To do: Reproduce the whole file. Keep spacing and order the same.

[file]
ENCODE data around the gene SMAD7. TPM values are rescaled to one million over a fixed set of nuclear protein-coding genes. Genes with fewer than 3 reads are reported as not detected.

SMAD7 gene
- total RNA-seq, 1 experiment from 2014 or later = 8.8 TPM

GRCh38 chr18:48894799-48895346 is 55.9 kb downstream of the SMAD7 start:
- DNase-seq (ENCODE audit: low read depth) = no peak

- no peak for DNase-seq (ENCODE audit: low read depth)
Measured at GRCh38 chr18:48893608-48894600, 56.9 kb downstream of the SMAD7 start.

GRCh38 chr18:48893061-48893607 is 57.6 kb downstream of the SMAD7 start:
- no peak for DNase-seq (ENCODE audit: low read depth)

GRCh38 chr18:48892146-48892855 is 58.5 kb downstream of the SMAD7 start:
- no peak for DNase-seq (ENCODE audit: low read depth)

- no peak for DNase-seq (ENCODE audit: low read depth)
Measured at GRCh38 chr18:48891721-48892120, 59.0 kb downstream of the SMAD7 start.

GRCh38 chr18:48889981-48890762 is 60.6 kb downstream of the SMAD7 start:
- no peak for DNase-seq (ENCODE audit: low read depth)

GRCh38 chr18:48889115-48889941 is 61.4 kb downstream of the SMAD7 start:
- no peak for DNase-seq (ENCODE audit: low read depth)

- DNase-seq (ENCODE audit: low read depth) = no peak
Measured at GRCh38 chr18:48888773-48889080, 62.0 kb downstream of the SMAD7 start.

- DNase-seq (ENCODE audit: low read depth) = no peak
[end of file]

ENCODE data around the gene SMAD7. TPM values are rescaled to one million over a fixed set of nuclear protein-coding genes. Genes with fewer than 3 reads are reported as not detected.

SMAD7 gene
- total RNA-seq, 1 experiment from 2014 or later = 8.8 TPM

GRCh38 chr18:48894799-48895346 is 55.9 kb downstream of the SMAD7 start:
- DNase-seq (ENCODE audit: low read depth) = no peak

- no peak for DNase-seq (ENCODE audit: low read depth)
Measured at GRCh38 chr18:48893608-48894600, 56.9 kb downstream of the SMAD7 start.

GRCh38 chr18:48893061-48893607 is 57.6 kb downstream of the SMAD7 start:
- no peak for DNase-seq (ENCODE audit: low read depth)

GRCh38 chr18:48892146-48892855 is 58.5 kb downstream of the SMAD7 start:
- no peak for DNase-seq (ENCODE audit: low read depth)

- no peak for DNase-seq (ENCODE audit: low read depth)
Measured at GRCh38 chr18:48891721-48892120, 59.0 kb downstream of the SMAD7 start.

GRCh38 chr18:48889981-48890762 is 60.6 kb downstream of the SMAD7 start:
- no peak for DNase-seq (ENCODE audit: low read depth)

GRCh38 chr18:48889115-48889941 is 61.4 kb downstream of the SMAD7 start:
- no peak for DNase-seq (ENCODE audit: low read depth)

- DNase-seq (ENCODE audit: low read depth) = no peak
Measured at GRCh38 chr18:48888773-48889080, 62.0 kb downstream of the SMAD7 start.

- DNase-seq (ENCODE audit: low read depth) = no peak